10 Things NOT to Say When a Pastor is Revealed as a Sexual Predator

(unless you want to further hurt victims and be a jerk, in which case, go right ahead)

When a pastor/preacher/ministry leader is revealed to be a sexual predator, there is one response.  ONE.  It is a response of heartbreak and grief for the victims.  It is a response of belief, of support, of appropriate systems for protection, for healing, put in place. It is the appropriate civil and legal and criminal measures taken. All of those things, together, form the one response.

But instead, we sit back and watch with weary resignation as a flood of other responses start up — sometimes alongside that response. Too often before it. And we prepare ourselves for the inevitable reopening of all the old wounds, the next round of sleepless nights, the reminder that no matter how far we’ve come, whatever damage we’ve sustained — sexual, psychological, spiritual, emotional, or as yet undetermined — is still there. And we start again.

I read recently that forgiveness is giving up all hope of a better past. Making peace with something like this is just that. You may mean well, but there is nothing you can do to make it okay. There are some things, though, that make it so much worse. So, if you care to know, here are some things you can not say, and in the absence of their utterance, at least not make things worse.

  1. We all fail.

We . . . all . . . fail . . . math tests.  This is not that.

  1. No one is perfect.

There’s a big difference between being flawed and being a sexual predator?  Right?  I’m saying, there’s a spectrum of imperfection there, my dude.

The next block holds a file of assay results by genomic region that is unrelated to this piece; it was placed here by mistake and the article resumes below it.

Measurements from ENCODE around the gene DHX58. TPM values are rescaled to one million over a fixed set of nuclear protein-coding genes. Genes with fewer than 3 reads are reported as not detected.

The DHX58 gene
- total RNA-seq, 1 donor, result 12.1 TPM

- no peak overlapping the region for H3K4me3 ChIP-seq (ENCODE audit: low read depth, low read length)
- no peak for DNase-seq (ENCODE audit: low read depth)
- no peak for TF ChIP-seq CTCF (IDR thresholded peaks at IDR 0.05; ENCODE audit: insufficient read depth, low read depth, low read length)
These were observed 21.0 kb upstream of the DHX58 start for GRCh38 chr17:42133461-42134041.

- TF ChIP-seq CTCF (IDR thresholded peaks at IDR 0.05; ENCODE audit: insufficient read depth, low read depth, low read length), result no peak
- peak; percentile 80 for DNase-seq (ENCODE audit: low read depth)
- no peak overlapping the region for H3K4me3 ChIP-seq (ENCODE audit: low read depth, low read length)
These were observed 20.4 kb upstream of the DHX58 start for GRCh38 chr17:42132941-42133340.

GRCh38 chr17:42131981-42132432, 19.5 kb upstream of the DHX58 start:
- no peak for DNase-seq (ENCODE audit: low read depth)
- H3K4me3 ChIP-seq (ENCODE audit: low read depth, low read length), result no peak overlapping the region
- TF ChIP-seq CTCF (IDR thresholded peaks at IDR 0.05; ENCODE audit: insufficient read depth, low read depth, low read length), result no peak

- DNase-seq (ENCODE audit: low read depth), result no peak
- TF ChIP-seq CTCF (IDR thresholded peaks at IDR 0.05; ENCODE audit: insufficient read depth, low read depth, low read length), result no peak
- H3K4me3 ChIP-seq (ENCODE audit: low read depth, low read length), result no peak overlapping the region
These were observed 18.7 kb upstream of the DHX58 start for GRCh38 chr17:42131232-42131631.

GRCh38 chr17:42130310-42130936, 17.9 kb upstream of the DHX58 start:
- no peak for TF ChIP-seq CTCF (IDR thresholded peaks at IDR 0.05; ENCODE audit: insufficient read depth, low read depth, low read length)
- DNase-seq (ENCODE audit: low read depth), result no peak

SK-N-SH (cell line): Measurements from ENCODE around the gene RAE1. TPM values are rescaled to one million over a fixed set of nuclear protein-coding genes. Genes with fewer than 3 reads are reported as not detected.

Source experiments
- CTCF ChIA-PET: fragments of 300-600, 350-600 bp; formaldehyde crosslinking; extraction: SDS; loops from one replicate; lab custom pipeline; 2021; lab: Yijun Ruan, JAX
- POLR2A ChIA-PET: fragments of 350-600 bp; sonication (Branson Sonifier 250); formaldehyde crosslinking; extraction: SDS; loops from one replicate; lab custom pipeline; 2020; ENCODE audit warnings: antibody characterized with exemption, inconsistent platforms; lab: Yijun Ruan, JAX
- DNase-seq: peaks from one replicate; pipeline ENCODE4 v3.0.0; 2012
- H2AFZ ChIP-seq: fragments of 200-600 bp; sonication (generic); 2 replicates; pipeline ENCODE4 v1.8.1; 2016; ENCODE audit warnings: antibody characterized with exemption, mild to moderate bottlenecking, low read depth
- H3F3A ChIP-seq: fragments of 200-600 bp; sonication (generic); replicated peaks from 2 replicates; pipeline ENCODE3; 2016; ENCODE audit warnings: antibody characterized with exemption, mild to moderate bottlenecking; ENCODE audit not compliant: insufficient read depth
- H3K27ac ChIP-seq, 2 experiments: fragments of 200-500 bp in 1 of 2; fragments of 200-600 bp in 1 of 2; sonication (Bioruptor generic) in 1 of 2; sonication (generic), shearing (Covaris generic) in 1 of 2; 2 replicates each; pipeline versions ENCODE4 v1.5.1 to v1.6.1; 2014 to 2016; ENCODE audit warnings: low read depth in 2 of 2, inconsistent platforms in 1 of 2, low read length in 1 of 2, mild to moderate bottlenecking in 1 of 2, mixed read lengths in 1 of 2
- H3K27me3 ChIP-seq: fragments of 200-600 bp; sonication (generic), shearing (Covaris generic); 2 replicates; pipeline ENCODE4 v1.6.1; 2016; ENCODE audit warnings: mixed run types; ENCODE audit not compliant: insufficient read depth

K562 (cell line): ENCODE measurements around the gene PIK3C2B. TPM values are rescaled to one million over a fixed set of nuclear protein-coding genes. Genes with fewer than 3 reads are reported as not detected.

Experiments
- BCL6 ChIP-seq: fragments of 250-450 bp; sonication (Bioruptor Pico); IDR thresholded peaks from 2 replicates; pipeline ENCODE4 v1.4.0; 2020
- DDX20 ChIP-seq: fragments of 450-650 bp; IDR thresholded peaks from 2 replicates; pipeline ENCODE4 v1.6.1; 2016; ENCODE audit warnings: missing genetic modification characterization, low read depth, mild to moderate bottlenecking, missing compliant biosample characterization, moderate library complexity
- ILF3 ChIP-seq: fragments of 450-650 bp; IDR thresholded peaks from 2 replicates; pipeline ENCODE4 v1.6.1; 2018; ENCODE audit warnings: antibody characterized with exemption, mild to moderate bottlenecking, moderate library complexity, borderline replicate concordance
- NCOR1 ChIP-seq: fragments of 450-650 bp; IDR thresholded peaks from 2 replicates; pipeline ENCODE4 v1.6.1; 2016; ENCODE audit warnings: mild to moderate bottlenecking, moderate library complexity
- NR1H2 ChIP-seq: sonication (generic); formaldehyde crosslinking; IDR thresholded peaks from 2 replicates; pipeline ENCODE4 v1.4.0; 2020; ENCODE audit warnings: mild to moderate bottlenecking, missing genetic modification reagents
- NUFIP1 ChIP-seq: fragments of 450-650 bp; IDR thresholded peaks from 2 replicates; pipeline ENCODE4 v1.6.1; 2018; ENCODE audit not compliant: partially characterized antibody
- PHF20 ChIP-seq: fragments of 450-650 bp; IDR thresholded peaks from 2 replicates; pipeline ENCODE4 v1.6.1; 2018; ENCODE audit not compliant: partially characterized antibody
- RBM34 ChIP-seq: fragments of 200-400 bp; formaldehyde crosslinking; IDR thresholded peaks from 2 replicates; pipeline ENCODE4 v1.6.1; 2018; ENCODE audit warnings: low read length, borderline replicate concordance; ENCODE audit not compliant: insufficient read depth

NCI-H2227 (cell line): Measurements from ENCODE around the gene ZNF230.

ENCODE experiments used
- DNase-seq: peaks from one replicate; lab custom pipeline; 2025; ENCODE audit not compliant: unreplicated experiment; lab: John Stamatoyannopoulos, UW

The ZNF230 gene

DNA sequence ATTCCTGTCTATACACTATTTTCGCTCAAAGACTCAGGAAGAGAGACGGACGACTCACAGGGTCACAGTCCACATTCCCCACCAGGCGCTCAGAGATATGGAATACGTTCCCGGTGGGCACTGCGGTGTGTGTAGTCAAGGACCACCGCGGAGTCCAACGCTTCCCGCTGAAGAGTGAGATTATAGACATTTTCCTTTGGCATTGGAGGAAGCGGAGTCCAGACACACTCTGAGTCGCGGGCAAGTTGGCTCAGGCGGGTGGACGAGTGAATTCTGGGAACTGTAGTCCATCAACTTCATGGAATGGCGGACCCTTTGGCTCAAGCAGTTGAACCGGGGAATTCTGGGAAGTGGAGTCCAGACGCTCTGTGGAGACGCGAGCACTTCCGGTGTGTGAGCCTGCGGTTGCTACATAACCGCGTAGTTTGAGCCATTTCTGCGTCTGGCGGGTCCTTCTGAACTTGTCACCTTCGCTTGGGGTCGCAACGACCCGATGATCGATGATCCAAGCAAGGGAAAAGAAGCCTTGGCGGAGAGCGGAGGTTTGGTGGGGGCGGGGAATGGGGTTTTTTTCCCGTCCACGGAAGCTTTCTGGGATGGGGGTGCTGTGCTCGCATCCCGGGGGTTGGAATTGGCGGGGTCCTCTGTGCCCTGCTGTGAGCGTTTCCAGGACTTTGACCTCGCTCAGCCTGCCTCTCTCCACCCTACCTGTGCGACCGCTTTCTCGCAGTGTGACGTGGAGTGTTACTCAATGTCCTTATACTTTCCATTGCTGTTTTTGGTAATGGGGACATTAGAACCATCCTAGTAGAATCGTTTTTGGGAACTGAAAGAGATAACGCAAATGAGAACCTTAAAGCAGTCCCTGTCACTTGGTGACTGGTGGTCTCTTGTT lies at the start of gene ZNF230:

1. We shouldn’t talk about this because we need to protect the reputation of the church.

The church was supposed to protect people.  It failed.  Why does it now deserve to be protected?  If an institution can’t survive the truth, let it fall.

  1. We shouldn’t talk about this because we need to protect the reputation of the gospel.

Stop.  Just stop.  Do you think we can’t break the code for “we need to cover this up, and this is the best way to manipulate people into helping us”?  The gospel is sufficient to survive the truth.

  1. We shouldn’t talk about this because we need to protect the reputation of Jesus Christ.

You keep using that word.  I do not think it means what you think it means.  (Also, if Jesus is who you say he is, he definitely, definitely doesn’t need your protection.)

  1. This just goes to show, you mustn’t put your faith in man.

No one is talking about putting faith in man.  We are saying man mustn’t put body parts in other people.

  1. No church is perfect.

We’re not asking for perfect.  Just safe.  Safe would be nice.  And, if our church should fail to be safe, it would be nice to think we could find refuge, find help, in another church, instead of being turned away with #1 – #7 thrown in our face.

  1. Well, we see in Scripture, David, Solomon . . . 

Pretty sure it didn’t turn out so great for them, though.  I think there was some accountability involved?  (And stop using the Bible as a weapon against the vulnerable and a defense for abusers.  Just stop.)

  1. We mustn’t let this undermine all the good things this person has done.  

We don’t have to — the glory should have always been God’s.  

  1. What should we rename the organization?

I can’t.  If that’s what you’re thinking of, already, then may God have mercy on you, because I’m all out.

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